Home Personal Finance Senate rejects GOP attempt to change unemployment benefits in coronavirus stimulus bill

Senate rejects GOP attempt to change unemployment benefits in coronavirus stimulus bill

5
0

The Senate rejected an attempt by four Republican senators to change boosted unemployment benefits included in a mammoth coronavirus stimulus package. 

 

Senators voted 48-48 on an amendment that would cap unemployment benefits at 100 percent of an individual’s salary before they were laid off. Sixty votes were required for the amendment to pass.

 

GOP Sens. Ben SasseBenjamin (Ben) Eric SasseTwitter comes under fire over Chinese disinformation on coronavirus spread Grants for airlines on the table, despite criticism of bailouts Tensions boil over on Senate floor amid coronavirus debate  MORE (Neb.), Rick Scott (Fla.), Tim ScottTimothy (Tim) Eugene ScottSenate passes House’s coronavirus aid bill, sending it to Trump Teetering economy sparks talk of second stimulus package Bill Maher defends Chris Matthews, mocks harassment claim MORE (S.C.) and Lindsey GrahamLindsey Olin GrahamTrump team fiercely debates how long coronavirus restrictions should stay in place Rand Paul’s coronavirus diagnosis sends shockwaves through Senate Romney to self-quarantine after Paul tests positive MORE (S.C.) pushed for the changes to the coronavirus aid bill over concerns that the agreement struck by Senate Majority Leader Mitch McConnellAddison (Mitch) Mitchell McConnellThe Hill’s Morning Report – Presented by Airbnb – Senators clinch deal on T stimulus package White House, Senate reach deal on trillion stimulus package Overnight Health Care — Presented by PCMA — Trump hopes to reopen economy by Easter | GOP senators expect stimulus vote Wednesday | House Dems eye two more stimulus bills | Trump says he gets along ‘very well’ with Fauci MORE (R-Ky.), Senate Minority Leader Charles SchumerCharles (Chuck) Ellis SchumerNew York cuts subway, bus, commuter rail service amid ridership drop, worker shortage Senators pen op-ed calling for remote voting amid coronavirus pandemic Pelosi suggests coronavirus stimulus deal is near, but timing unsure MORE (D-N.Y.) and Treasury Secretary Steven MnuchinSteven Terner MnuchinThe Hill’s Morning Report – Presented by Airbnb – Senators clinch deal on T stimulus package White House, Senate reach deal on trillion stimulus package On The Money: Trump hopes to reopen economy by Easter | GOP senators expect stimulus vote on Wednesday | Democratic leaders forecast at least two more relief bills MORE would “incentivize” individuals not to return to work. 

 

“I plan to support this legislation tonight, but I do want to fix it first,” said Scott (S.C.). “The goal is simply to keep you whole while you’re unemployed because of COVID-19.”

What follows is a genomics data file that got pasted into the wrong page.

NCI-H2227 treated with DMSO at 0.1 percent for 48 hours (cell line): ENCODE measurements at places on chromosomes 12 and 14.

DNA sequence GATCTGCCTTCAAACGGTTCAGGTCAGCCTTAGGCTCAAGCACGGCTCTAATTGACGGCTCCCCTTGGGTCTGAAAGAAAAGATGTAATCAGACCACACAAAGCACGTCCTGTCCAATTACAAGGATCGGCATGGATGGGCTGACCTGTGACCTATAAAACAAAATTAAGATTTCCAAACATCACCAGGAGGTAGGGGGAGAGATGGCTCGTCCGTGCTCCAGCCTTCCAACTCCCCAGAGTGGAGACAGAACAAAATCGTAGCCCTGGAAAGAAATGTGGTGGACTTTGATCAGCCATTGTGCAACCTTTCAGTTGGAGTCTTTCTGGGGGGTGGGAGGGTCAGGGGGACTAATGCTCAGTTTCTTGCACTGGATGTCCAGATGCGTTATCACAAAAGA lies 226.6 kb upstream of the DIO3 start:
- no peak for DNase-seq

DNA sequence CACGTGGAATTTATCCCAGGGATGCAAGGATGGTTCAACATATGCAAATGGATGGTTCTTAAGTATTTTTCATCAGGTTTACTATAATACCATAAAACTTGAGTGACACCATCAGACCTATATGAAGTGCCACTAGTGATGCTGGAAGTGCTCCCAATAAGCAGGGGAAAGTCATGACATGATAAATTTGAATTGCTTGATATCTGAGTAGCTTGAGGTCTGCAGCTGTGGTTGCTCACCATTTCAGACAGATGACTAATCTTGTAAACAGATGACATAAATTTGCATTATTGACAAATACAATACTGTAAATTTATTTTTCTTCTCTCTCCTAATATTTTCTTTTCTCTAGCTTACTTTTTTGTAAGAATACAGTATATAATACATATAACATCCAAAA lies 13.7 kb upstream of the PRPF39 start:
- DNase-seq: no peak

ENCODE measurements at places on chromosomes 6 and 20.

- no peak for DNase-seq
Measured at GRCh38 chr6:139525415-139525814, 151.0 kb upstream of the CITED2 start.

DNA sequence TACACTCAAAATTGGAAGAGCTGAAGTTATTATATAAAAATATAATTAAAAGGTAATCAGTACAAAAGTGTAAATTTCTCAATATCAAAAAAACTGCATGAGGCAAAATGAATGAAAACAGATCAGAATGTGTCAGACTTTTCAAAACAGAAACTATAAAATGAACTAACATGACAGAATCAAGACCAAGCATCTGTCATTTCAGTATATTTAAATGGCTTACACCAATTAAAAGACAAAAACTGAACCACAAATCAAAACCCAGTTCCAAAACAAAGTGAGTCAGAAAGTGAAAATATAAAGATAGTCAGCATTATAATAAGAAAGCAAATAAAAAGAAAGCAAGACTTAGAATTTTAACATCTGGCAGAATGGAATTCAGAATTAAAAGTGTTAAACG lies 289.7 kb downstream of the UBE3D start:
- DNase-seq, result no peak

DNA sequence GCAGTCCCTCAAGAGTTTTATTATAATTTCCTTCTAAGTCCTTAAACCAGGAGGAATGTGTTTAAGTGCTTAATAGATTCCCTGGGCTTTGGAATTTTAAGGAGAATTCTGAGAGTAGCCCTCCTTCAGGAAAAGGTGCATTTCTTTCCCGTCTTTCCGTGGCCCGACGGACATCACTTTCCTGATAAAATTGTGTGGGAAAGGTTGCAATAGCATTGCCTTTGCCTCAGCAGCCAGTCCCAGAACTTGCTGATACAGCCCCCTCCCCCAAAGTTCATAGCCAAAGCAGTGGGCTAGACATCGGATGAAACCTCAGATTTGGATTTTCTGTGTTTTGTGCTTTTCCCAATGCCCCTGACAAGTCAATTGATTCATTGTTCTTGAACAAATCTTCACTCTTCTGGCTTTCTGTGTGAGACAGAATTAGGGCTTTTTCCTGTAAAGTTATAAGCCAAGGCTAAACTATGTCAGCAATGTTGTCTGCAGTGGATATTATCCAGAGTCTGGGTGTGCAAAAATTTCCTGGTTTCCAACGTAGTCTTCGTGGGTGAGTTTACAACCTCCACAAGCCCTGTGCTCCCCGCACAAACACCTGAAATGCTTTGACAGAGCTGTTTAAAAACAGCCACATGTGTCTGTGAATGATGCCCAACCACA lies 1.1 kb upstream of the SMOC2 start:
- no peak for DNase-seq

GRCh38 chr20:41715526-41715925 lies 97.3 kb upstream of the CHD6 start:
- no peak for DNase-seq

Sasse added that Congress should be “generous [but] we don’t want this piece of the bill to create an incentive for folks to stop working.” 

 

The GOP senators first raised concerns about the provision earlier Wednesday after they reportedly learned about the details of the increased unemployment benefits during a 92-minute conference call about the forthcoming bill. 

 

The unemployment provision includes four months of bolstered unemployment benefits, including increasing the maximum unemployment benefit by $600 for four months. 

 

But the GOP senators argued that the agreement, which they’ve called a “drafting error,” could prompt individuals who earn less while working compared to the unemployment benefits to quit their jobs or not return to work.

 

“Something hit me like a ton of bricks … Under this bill you get $23.15 an hour based on a 40-hour work week not to work,” Graham said from the Senate floor on Wednesday night. “We’ve created Pandora’s box for our economy.” 

They warned that they would slow down the stimulus package unless they got their amendment vote. Under the Senate’s rules, McConnell would need cooperation from every senator to speed up the stimulus package and pass it on Wednesday. 

 

But the group’s amendment got bipartisan pushback, making it unlikely to get it added to the bill. 

 

 

“The way you want to calculate it, we’re told cannot be done,” Durbin said. 

 

 

A Senate GOP aide also pushed back against the four senators, underscoring the divisions within the caucus, saying that “nothing in this bill incentivizes businesses to lay off employees; in fact, it’s just the opposite.”
 
“Each state has a different UI program, so the drafters opted for a temporary across-the-board UI boost of $600, which can deliver needed aid in a timely manner rather than burning time to create a different administrative regime for each state,” the aide said. “It’s also important to remember that nobody who voluntarily leaves an available job is eligible for UI.”



ABC Finance News

LEAVE A REPLY

Please enter your comment!
Please enter your name here

This site uses Akismet to reduce spam. Learn how your comment data is processed.